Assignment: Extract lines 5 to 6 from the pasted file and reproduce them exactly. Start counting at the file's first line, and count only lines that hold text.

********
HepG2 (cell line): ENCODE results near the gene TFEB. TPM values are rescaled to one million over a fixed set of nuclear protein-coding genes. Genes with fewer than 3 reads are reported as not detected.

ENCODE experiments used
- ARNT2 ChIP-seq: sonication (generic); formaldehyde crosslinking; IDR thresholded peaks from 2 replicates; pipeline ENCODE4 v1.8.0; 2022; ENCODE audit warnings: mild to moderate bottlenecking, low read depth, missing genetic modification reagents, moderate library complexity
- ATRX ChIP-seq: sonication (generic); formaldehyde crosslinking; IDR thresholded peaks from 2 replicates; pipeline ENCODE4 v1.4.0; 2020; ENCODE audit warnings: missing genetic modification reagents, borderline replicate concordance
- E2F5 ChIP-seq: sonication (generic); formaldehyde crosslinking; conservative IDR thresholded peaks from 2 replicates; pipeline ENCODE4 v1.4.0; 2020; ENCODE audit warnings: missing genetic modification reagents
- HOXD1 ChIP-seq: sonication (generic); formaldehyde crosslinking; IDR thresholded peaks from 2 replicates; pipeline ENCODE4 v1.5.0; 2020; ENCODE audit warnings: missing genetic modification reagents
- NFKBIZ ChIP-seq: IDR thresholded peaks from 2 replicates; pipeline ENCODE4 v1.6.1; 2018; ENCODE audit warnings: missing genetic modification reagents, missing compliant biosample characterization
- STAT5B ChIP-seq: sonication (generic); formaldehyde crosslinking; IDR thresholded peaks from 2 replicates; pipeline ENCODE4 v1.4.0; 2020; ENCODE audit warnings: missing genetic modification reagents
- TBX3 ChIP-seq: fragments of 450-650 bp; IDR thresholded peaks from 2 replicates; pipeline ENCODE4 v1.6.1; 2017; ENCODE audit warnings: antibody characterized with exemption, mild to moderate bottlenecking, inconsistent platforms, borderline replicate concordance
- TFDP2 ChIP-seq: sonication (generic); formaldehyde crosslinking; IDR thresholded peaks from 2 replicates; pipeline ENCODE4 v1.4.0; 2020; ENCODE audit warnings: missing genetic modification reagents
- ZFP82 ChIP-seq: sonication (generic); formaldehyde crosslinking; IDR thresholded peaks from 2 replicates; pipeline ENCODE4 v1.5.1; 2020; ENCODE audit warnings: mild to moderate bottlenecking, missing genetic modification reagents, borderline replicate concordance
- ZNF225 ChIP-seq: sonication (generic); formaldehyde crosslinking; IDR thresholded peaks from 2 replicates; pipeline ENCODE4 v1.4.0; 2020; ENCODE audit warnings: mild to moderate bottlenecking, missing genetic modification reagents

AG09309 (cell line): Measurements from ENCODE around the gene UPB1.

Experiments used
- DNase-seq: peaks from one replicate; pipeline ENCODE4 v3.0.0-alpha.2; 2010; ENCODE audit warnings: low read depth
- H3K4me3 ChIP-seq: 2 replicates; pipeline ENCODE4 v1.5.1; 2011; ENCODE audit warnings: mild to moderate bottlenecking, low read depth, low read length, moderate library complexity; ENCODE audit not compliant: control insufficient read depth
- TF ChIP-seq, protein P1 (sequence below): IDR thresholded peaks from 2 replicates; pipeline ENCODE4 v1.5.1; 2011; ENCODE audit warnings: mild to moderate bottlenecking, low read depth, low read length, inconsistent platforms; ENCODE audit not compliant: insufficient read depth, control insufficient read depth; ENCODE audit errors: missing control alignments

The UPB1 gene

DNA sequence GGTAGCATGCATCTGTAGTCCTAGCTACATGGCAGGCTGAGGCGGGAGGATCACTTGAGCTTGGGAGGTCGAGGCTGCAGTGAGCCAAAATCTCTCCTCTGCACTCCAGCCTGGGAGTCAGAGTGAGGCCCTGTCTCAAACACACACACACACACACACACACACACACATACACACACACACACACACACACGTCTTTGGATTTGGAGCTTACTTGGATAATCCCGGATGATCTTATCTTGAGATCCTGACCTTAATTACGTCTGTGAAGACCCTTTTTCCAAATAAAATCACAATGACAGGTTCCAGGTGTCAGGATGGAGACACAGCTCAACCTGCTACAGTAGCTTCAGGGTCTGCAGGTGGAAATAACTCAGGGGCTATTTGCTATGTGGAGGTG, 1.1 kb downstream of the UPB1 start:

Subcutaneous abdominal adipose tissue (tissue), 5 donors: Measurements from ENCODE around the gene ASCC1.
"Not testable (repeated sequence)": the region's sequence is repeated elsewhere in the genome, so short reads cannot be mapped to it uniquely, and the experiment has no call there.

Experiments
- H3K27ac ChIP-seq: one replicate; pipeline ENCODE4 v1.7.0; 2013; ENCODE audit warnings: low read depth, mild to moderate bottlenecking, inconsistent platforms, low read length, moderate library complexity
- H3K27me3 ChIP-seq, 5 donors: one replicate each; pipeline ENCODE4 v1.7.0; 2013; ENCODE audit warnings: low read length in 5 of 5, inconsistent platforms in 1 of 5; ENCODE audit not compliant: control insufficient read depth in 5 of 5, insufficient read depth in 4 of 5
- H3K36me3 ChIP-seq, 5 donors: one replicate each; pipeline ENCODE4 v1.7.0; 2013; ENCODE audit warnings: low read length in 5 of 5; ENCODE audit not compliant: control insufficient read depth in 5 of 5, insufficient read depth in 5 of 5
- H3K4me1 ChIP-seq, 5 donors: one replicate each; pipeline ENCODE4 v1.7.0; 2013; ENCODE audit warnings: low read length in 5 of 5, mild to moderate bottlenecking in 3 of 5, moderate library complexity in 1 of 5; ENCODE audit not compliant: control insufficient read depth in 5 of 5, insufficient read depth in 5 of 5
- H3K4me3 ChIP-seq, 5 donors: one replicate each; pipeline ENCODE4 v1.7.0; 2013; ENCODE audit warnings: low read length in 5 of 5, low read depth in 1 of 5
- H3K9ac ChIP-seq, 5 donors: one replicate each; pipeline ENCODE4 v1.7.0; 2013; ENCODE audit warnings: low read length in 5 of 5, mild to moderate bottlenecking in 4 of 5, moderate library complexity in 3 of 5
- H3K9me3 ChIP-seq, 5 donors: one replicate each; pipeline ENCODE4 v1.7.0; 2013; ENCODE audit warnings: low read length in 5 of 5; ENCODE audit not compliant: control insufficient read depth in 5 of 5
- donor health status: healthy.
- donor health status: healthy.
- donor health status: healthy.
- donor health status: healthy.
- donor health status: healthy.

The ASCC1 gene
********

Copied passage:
- E2F5 ChIP-seq: sonication (generic); formaldehyde crosslinking; conservative IDR thresholded peaks from 2 replicates; pipeline ENCODE4 v1.4.0; 2020; ENCODE audit warnings: missing genetic modification reagents
- HOXD1 ChIP-seq: sonication (generic); formaldehyde crosslinking; IDR thresholded peaks from 2 replicates; pipeline ENCODE4 v1.5.0; 2020; ENCODE audit warnings: missing genetic modification reagents